About the PCT

The Pacific Crest Trail (PCT) is a long-distance hiking trail on the Western Seaboard of the United States. The trail runs for 4280 km (2660 miles) from the southern terminus at the U.S./Mexican border near Campo, California, to the northern terminus in Manning Provincial Park in British Columbia, Canada. The trail follows the highest portion of the Sierra Nevada and Cascade mountain ranges, through California, Oregon and Washington. It passes through 24 national forests, 7 national parks and 3 national monuments. The Pacific Crest Trail was designated a National Scenic Trail by the U.S. Congress in 1968.

Each year around 300 hikers attempt to hike the full length of the trail. This is referred to as thru-hiking. Most hikers choose to start at the Mexican border and hike north, a.k.a. north-bound or nobo. The hiking season generally stretches from late April through October, all depending on the snowpack in the Sierra Nevada and the onset of Winter in the northern Cascades. The “typical” thru-hiker takes 4-6 months to complete the trail.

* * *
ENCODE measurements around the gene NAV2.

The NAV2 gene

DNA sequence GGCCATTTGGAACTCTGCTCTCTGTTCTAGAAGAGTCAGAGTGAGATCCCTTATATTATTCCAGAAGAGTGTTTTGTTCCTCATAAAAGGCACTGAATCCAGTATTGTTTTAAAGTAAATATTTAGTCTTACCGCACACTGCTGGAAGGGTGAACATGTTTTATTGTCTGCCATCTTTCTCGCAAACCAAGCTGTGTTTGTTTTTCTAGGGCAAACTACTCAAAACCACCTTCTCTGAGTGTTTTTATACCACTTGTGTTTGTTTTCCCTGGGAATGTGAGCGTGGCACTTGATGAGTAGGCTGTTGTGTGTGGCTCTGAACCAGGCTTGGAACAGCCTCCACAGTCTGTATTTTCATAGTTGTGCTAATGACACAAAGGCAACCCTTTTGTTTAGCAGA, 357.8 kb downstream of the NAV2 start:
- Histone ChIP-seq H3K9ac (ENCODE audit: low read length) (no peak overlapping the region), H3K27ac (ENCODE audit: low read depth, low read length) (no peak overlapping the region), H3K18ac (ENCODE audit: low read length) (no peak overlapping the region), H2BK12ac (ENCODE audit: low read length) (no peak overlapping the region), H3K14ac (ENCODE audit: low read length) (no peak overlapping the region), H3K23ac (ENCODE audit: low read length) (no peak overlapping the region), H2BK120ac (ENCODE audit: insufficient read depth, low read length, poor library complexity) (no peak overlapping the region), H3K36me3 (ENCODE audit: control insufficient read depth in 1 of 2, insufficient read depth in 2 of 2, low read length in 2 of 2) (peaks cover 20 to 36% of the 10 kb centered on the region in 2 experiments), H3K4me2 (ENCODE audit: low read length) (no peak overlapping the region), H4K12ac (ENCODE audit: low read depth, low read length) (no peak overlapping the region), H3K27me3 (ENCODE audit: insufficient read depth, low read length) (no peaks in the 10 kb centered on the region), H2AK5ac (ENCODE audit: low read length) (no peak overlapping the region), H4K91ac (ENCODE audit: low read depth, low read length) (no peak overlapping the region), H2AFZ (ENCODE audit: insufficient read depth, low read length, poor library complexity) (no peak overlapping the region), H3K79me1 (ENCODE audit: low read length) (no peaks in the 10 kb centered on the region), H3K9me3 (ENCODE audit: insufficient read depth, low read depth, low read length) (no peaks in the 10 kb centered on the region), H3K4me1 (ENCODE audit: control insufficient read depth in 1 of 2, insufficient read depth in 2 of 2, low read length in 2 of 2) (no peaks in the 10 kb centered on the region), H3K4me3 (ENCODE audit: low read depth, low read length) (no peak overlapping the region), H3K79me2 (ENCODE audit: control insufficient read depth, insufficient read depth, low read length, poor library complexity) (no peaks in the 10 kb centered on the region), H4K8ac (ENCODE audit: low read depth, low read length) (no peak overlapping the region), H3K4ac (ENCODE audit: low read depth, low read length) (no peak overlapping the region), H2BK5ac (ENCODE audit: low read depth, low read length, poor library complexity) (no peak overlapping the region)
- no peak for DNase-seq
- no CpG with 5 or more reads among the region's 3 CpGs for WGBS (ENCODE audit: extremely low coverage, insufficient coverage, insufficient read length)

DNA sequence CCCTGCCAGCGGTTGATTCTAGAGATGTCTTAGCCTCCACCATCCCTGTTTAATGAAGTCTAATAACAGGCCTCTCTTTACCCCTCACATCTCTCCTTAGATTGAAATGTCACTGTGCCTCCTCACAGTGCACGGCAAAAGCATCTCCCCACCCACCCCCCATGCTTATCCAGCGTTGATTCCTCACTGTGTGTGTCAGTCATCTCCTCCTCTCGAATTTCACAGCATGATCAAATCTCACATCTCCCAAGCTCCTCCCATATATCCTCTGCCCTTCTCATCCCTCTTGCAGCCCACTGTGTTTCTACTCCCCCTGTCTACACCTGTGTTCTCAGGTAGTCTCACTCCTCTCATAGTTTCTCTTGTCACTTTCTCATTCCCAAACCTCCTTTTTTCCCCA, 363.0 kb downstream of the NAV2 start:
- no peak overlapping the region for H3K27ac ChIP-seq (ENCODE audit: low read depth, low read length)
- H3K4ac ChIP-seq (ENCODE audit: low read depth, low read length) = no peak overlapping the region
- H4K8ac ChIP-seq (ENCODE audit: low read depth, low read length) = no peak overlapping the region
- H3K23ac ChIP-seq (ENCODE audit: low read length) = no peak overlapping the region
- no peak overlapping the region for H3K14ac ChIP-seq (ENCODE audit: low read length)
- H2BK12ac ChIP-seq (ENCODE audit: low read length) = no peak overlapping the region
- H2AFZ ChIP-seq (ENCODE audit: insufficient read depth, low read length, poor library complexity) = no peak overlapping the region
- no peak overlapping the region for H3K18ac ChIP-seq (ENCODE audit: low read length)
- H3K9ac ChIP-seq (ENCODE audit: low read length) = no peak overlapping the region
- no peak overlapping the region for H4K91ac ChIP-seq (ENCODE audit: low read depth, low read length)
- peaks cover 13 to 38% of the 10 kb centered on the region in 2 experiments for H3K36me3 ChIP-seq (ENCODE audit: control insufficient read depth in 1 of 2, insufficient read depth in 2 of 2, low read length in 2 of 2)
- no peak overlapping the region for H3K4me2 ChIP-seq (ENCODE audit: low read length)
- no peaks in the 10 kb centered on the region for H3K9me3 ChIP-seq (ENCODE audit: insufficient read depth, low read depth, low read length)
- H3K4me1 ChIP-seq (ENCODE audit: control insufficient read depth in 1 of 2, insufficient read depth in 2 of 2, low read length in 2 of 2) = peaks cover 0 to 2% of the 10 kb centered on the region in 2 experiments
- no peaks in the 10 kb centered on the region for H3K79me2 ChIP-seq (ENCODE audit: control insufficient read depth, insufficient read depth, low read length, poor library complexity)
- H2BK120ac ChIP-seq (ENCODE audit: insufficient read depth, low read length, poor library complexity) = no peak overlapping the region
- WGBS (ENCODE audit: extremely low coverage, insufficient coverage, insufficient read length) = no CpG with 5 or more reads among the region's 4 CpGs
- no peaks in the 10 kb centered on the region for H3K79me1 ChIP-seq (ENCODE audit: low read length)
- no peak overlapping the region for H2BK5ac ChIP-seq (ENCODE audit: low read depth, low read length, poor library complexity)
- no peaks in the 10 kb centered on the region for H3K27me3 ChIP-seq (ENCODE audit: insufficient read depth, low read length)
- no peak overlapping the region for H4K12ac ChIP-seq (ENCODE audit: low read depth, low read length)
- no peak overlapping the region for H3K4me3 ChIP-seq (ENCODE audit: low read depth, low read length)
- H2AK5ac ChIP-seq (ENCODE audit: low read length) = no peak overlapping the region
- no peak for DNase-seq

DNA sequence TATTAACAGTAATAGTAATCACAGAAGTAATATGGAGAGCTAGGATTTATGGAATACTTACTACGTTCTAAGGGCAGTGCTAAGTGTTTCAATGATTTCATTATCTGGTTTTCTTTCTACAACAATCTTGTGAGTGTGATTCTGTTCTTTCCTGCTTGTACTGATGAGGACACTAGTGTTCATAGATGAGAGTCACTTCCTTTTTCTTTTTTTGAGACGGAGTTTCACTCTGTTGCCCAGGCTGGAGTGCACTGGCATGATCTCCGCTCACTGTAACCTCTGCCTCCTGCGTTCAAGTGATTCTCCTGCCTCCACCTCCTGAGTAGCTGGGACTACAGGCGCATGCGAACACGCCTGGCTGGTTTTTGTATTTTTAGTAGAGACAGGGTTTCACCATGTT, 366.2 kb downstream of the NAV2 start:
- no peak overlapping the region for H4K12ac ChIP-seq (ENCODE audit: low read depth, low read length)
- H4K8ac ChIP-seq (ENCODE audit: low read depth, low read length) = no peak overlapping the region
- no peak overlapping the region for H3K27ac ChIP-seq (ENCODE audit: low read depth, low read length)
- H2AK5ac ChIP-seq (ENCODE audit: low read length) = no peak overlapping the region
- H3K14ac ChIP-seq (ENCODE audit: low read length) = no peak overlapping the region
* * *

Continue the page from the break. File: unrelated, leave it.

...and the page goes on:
Some facts

  • Length: 4280 km (2660 miles)
  • Location: California, Oregon, Washington, British Columbia
  • Southern terminus: Campo, California
  • Northern terminus: Manning Provincial Park, British Columbia
  • Highest point: 4.009 m (13.153 ft), Forester Pass, California
  • Lowest point: 43 m (140 ft), Cascades Locks, Oregon
  • Elevation change: 128.284 m (420.880 ft)
  • Record time: 64 days, 11 hrs, 19 minutes – set by Scott Williamson in 2011

Map of the Pacific Crest Trail

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